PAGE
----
I said NO. And left. Long story short - I turned the "gift" of Career Coaching into a CLM*.
The saddest thing is that I seriously thought my answer was really good. It totally works. It is not easy for me, and sometimes I fail, but life is just so much happier when you make "AIM LOW" your mantra. It is the only thing that gets me through many a day. (No, the irony here does not escape me - I had high expectations that this was the right answer to the question)
Blah Blah Blah Curmudgeon - you are supposed to be telling us about training level. Remember?
I am - seriously, I am.
You see the thing is, I didn't adopt this "rock bottom expectations" philosophy until only a few years ago. Back in 2005 when I was showing training level, I still was a fool who believed that hard work, perseverance, and a great positive attitude would bring you all of the joy you deserved.
And also allow you to break 65% at every outing, every show, at training level.
BZZZZZ - wrong again, Curmudgeon.
In my memory - We had many a disappointing show. Almost every show was a disappointment, in fact. Thinking back, I remember the freak-outs. The shying. The riding off course. The wrong leads.
In the judges words, the "some resistance", the "quarters swinging out", the "strung out" and the "against the hand". The reminders that "horse must be immobile in the halt".
We sometimes "lacked purpose", were "stiff" and "abrupt", and were "tight through back" (me? or Ms. V? not specified). And yes, we were "fussy" yet again. Also "hollowed" sometimes, which made me think of pumpkins. We needed to be "more attentive"
Most of all we needed to "work on throughness to improve gaits and self carriage" Great tip, Judge Nobrainer. (next up - "practice breathing in and out to avoid dying of asphyxiation").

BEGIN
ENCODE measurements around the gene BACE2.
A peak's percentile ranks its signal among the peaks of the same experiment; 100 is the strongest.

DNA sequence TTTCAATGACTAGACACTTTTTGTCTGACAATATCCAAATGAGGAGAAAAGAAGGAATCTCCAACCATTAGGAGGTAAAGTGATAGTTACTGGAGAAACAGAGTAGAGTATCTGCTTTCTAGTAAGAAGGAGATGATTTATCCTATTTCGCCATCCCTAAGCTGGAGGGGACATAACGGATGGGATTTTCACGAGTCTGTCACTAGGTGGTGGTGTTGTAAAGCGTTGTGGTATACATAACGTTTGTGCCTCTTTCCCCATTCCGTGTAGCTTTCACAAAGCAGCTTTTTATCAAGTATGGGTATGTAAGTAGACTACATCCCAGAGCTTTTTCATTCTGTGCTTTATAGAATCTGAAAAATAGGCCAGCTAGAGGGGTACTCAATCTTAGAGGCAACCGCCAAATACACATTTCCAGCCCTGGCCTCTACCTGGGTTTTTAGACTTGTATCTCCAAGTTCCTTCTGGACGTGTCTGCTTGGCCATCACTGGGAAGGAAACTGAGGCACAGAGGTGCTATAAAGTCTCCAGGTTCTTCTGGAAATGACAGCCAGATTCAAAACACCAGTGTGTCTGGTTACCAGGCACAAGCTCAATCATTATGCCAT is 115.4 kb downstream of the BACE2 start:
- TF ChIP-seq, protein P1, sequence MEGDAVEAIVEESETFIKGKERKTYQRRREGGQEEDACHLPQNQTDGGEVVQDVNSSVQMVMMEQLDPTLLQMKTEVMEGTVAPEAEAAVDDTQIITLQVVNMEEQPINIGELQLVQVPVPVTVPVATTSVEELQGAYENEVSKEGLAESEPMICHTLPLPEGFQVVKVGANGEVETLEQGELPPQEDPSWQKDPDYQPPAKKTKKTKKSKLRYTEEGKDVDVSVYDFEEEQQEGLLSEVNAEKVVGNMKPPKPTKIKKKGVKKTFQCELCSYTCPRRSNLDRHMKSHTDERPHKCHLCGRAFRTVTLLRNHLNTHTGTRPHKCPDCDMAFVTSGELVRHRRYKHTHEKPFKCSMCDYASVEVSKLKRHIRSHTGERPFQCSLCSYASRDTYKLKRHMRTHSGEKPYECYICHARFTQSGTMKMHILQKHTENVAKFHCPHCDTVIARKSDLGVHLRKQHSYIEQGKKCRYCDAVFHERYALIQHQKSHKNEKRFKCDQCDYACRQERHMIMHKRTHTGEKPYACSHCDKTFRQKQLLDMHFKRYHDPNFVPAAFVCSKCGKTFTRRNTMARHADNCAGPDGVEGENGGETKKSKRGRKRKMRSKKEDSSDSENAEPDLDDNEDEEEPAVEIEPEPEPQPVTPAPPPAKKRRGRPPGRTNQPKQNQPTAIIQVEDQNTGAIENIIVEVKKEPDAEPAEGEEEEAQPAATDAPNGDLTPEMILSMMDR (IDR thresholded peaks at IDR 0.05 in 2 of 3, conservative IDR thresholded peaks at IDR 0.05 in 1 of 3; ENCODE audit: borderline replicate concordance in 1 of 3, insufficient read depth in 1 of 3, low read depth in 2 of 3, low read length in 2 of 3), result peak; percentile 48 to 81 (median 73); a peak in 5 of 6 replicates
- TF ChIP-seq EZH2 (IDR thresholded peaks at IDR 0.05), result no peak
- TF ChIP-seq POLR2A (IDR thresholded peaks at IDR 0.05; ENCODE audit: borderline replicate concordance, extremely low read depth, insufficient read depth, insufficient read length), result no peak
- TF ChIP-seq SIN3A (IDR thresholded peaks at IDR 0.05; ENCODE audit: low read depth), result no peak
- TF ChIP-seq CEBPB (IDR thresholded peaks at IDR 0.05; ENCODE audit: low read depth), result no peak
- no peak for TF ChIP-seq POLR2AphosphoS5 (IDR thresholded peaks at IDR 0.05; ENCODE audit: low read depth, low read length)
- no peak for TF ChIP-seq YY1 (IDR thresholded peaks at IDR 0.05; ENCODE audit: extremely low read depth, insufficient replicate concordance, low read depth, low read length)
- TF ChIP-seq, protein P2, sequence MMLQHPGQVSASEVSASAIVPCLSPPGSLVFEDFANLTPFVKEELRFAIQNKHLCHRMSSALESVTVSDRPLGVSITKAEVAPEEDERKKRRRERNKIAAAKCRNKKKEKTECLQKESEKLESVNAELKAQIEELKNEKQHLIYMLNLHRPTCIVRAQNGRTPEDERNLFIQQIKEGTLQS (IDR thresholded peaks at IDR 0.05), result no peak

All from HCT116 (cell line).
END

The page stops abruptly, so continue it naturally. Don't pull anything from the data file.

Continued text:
After probably a few thousand dollars, and according to my passport, five Silver or Gold shows where we rode in 12 different classes, my take home message at the time was that despite all of our hard work over the last year or so, we really pretty much sucked. I shoved all of my tests in a binder, compiled all of my video clips on one VHS tape which is now growing mold in a cupboard somewhere, and have done my best not to think back to this era for the last seven years.
But for you, faithful readers, I have unearthed the collection (well not the video tapes, I am not that much of a masochist). And with my fabulous new "rock bottom" goggles on, I can see a different story emerging.
Actually - for two absolute beginners to dressage, we really didn't do half bad.
We had lots of "nice departs". We were often "fairly obedient", which is no screaming hell, but still better than "disobedient" all the time. We received many an 8 on our free walks, with "good stretch and overtrack". We were usually "active", sometimes "fluid", "lovely", "elegant" and were always "a nice pair",
My favourite comment in collectives... "just need time and patience". Which I guess is really as much of a no-brainer as "work on throughness", but somehow it just seems less condescending and DUH.
The best part of all, which I never really noticed before..
Our very highest mark for the year was a 65.0% - and placed us first in the training level 4 class at the 2005 Western Ontario Trillium championships.
Our very lowest score for the year was 52.1% - which put us dead last in the training level 3 class at the 2005 Western Ontario Trillium championships.
Win some - lose some - sometimes at the very same show.
Had my expectations of how we might do during this first year of showing been appropriately low, I might have come out a dressage superstar in my own little pea brain.
In all seriousness, what I really did miss was the most important clue to what we needed to do to advance, and to be fair to the judges, a lot of them did provide this clue to me.
"Keep the aids on more securely"
"Use aids more consistently"
"Use aids to establish steadier contact"
"Maintain impulsion with each stride for better acceptance of contact"
They were watching me drive standard - gas / clutch / brake - they knew that if I kept this up the car was going to stall out. At first level. And they were correct.
*Career Limiting Maneuver - When you do something stupid that can potentially cause you to never move up in the company